• Purple Candy- 0.51%

Is CBC Legal?

This question must pop up every time we are discussing cannabinoids. This is because the laws regulating the cannabis sector are different, unclear, and keep on changing.

Specifically, what’s the legality of hemp and marijuana products at both the federal and state level?

Following the 2018 hemp bill, hemp-derivatives such as CBD are federally legal in the USA so long as it contains less than 0.3% THC. 

CBC is non-psychoactive, just like CBD, does this make it legal too?

Still, according to the DEA, all cannabinoids except Cannabidiol oil with less than 0.3% are considered marijuana, and hence illegal.

So exactly where does CBC fall?

Although it’s not clear whether Cannabichromene is a schedule 1 substance, it’s unlikely that you will be arrested by consuming full-spectrum CBD oil, which may contain the compound.

Also, the main reason why marijuana remains federally illegal and legal in only a few US states is because of its mind-altering effects.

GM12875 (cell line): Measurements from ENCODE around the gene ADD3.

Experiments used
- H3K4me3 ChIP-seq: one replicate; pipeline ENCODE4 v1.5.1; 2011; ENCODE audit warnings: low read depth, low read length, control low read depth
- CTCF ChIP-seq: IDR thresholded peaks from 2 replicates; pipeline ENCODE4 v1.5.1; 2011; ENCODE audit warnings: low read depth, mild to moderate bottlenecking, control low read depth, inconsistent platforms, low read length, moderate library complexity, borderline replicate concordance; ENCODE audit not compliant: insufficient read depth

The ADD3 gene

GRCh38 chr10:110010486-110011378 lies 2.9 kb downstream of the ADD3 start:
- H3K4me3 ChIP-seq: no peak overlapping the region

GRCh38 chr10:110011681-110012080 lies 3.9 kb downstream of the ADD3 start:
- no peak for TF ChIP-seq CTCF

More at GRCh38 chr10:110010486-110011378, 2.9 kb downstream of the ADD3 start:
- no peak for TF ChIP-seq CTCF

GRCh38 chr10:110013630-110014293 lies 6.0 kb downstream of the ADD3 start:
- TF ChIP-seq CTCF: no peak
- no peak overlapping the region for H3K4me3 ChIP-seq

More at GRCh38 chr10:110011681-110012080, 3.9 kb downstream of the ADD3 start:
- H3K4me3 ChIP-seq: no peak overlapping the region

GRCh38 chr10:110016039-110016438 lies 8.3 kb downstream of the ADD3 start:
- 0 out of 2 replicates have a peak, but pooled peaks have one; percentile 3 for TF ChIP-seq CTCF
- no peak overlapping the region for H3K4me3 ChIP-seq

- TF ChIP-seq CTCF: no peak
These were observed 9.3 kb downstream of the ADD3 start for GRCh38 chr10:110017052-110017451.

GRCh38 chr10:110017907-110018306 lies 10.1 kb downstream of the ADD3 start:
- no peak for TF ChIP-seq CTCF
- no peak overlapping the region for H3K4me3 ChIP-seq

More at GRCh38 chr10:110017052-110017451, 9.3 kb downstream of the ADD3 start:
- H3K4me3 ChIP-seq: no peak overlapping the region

CBC is not psychoactive, and hence may not be treated as THC.

Remember, different states have different laws regulating the cannabis industry- Do some research to understand what’s legal in your area before purchasing, possessing, or using any cannabis derivative.

Take Away

Although it was the second most abundant cannabinoid in the cannabis plant in the 1970s, over-emphasis on CBD and THC by growers makes it hard to come across CBC-rich strains.

However, you can still take the compound by getting high-quality full-spectrum CBD oils, which offers the benefits of the whole cannabis plant (entourage effect).

CAUTION: This article is not meant to offer legal or medical guidance. If you have any questions regarding the legality or medical use of cannabis products, please see a professional.